In my A Beautiful Form weblog, I discussed the importance of design considerations when developing output forms.
Yet I can think of an even more critical consideration: tight collaboration among all individuals involved in the form creation process.
Thankfully, the ‘throw it over the wall’ approach seems largely to have faded in the IT world. And I have seen many SAP projects where functional and technical team members worked closely together to ensure a quality work product, delivered on time and on budget.
But – alas – not always when it comes to output forms.
One major problem as I see it: Many functional team members are unaware of the limitations and inner workings of a form tool such as SAPscript, hence their form specifications tend to resemble report specs. Developers that accept such specs and begin working from them right away fall into the same trap I once did (as described in my last weblog).
In a way, a form is like a report, of course. However, the differences far outweigh the similarities. For instance, unlike a stand-alone report, an SAP-generated form is a template launched and fed by an external ABAP print program. In the case of SAPscript, the form is rather passive, relying on the program for most of the heavy lifting; in Smart Forms, the print program handles the initial data gathering and the form does just about everything else, while there is also a separate Smart Style to contend with. In addition, unlike most reports, forms frequently are sent outside the organization and thus must follow certain corporate standards and satisfy various legal requirements; furthermore, there are multiple output mediums and languages to consider.
When a form is treated like a report, typically the developer is given too little direction. For instance, font types and sizes as well as other style elements can be left to his discretion, with inconsistent results. In addition, as every experienced SAP form developer has learned, the formatting of column tabs in SAPscript – and table or template cells in Smart Forms – must be mapped out carefully, often on paper with a pencil and ruler; any subsequent design changes to these columns (“Hmm…on second thought, swap those two, would you?”) can trigger major rework, especially where boxes and lines are involved.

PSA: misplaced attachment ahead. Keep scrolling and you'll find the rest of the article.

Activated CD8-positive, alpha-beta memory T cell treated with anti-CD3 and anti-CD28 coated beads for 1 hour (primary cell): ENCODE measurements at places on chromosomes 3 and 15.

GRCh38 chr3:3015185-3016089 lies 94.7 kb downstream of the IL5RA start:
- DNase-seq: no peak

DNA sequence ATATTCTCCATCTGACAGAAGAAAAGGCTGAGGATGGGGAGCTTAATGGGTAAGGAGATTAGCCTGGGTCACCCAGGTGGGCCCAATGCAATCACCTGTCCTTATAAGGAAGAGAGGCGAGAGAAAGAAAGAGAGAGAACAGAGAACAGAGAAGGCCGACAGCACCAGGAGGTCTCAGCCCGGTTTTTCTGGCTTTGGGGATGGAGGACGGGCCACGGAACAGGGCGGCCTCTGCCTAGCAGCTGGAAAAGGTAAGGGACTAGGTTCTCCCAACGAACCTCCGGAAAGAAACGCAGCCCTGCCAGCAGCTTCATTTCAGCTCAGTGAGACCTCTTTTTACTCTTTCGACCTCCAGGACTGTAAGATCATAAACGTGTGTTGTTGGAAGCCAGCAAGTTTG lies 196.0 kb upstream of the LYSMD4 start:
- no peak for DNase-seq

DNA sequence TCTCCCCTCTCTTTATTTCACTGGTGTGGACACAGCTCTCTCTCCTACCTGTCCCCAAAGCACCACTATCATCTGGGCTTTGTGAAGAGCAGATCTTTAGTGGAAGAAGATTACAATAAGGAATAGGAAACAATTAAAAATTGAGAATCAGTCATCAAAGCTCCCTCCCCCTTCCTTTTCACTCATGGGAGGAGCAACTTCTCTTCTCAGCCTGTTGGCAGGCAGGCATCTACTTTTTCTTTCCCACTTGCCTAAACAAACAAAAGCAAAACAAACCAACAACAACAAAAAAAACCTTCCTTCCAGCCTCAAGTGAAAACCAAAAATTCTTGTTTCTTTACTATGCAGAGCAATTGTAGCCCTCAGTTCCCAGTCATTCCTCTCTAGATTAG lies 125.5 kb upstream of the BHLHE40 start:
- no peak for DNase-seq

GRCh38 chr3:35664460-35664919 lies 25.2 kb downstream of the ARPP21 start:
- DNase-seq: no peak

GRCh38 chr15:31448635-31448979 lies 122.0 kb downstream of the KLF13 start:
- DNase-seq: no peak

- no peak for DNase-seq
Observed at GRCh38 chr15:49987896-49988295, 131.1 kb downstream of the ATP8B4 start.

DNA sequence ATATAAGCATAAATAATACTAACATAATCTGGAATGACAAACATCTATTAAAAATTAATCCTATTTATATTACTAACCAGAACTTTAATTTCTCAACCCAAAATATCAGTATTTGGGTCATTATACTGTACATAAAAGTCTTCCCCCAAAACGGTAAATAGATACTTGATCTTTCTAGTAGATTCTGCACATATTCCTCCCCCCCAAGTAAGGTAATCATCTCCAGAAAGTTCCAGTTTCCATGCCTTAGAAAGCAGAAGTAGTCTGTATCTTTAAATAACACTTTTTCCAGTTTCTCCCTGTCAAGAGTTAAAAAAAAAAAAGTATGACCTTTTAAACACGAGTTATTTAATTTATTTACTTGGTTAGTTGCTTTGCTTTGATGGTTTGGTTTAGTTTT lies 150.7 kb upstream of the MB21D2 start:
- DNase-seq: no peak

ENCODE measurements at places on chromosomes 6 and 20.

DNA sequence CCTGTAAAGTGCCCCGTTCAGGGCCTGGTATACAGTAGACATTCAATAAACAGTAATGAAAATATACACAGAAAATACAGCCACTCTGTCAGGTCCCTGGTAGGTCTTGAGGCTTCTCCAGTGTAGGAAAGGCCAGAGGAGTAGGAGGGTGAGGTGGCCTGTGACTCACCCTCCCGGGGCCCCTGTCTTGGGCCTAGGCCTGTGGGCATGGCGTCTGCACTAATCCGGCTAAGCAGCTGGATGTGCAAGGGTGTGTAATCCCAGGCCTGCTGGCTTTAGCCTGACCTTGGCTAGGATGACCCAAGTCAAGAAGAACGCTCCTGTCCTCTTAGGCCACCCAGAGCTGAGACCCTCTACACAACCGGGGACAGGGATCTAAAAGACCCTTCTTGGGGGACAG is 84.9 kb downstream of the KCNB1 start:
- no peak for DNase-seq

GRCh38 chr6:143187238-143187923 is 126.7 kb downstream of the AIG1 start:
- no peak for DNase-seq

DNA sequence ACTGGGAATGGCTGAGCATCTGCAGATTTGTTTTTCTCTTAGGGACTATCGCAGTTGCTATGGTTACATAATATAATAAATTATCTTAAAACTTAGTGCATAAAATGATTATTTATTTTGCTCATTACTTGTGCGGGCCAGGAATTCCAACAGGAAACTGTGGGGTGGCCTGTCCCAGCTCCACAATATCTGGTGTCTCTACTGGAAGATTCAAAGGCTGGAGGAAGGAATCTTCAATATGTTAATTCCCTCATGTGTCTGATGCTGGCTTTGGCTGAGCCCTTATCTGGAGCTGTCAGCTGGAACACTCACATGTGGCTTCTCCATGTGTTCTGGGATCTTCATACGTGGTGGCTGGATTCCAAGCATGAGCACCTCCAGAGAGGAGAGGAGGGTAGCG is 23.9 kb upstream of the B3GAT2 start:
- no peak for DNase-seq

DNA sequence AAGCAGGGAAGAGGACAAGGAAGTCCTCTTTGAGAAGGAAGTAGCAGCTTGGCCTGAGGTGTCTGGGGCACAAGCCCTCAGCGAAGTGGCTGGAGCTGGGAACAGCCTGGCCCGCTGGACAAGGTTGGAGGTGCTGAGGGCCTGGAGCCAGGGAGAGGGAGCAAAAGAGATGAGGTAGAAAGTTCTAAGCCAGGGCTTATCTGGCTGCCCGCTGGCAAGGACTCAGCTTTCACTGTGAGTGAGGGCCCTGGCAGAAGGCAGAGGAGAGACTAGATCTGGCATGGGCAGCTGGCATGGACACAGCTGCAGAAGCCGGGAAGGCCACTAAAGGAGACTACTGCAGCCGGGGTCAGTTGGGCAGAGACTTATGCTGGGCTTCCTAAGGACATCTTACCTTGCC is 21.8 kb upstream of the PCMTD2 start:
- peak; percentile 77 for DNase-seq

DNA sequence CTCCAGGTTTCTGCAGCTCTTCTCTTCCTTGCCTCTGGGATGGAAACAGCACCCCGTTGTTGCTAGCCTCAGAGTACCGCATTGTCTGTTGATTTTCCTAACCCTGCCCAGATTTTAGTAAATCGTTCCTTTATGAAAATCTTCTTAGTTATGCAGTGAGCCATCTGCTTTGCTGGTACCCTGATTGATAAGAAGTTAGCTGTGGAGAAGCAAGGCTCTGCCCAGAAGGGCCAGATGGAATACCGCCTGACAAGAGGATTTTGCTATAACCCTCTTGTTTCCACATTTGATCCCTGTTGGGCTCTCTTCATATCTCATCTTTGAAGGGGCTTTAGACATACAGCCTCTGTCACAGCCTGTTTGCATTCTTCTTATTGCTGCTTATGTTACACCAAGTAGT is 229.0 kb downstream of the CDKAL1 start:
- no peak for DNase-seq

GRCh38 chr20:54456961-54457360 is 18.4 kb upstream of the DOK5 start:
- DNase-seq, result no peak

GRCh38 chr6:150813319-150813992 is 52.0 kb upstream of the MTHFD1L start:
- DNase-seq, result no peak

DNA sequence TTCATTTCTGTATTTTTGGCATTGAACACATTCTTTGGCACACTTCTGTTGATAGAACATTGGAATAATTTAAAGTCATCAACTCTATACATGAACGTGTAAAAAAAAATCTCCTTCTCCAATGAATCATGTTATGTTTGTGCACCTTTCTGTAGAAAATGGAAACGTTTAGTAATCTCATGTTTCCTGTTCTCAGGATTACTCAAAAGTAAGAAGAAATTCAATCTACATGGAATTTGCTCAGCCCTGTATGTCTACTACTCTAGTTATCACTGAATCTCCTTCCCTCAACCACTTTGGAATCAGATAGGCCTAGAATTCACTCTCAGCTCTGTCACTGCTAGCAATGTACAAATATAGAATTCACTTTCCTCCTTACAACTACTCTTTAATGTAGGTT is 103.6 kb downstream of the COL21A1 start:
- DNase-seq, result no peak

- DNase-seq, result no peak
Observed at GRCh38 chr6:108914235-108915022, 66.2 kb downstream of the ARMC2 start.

So what can you as a functional team member do (other than hiding the sharp pencils before asking for a column swap)? Here are a few things to try:
1) At the start of any decision to develop a particular SAP form, invite the developer to design meetings.
2) Seek his input on the best form tool to use and which possible standard SAP-delivered form templates and/or print programs to consider as a starting point.
3) When a standard form has been selected as a base, ask him to help (a) identify the default values available in the form, and (b) highlight any relevant differences between a standard SAP transparent table and its derived print structure in the form (e.g. VBRK -> VBDKR).
4) Ask him to explain to you in layman’s terms – and then demonstrate – how the print program and form interact to produce output.
5) Build your spec taking the above into account.
Obviously, this as a two-way street. Here is what you as a developer can do:
1) Explain to your functional counterpart what is easy to do in a form (e.g. dynamic document title based on doc category) and what is not; perhaps that complex requirement causing you to lose sleep at night was merely a ‘nice-to-have’ which will go away once there is an understanding of what it involves technically.
2) Request a form ‘mock-up’ as part of the spec, especially if you do not feel comfortable making design decisions on your own.
3) If you encounter a significant ambiguity in the spec which could open the door to massive changes down the road, either in form logic or design, immediately seek clarification; it is quite possible that this issue was overlooked or invisible from a high-level perspective.
4) Have your counterpart create a set of test data for you to experiment with during development – ideally in a system where you can test immediately without transporting any code.
5) If you are unfamiliar with the functional area in question, ask your counterpart to demonstrate the document creation process so that you can see how the pieces fit together and create your own unit test data.
I could go on but my essential point is this: tight collaboration and ‘cross-training’ among the functional and technical team members can shave time off a form development project, while educating both sides and fostering a positive atmosphere at the same time.
This is part 5 of a series of Weblogs on SAP output forms.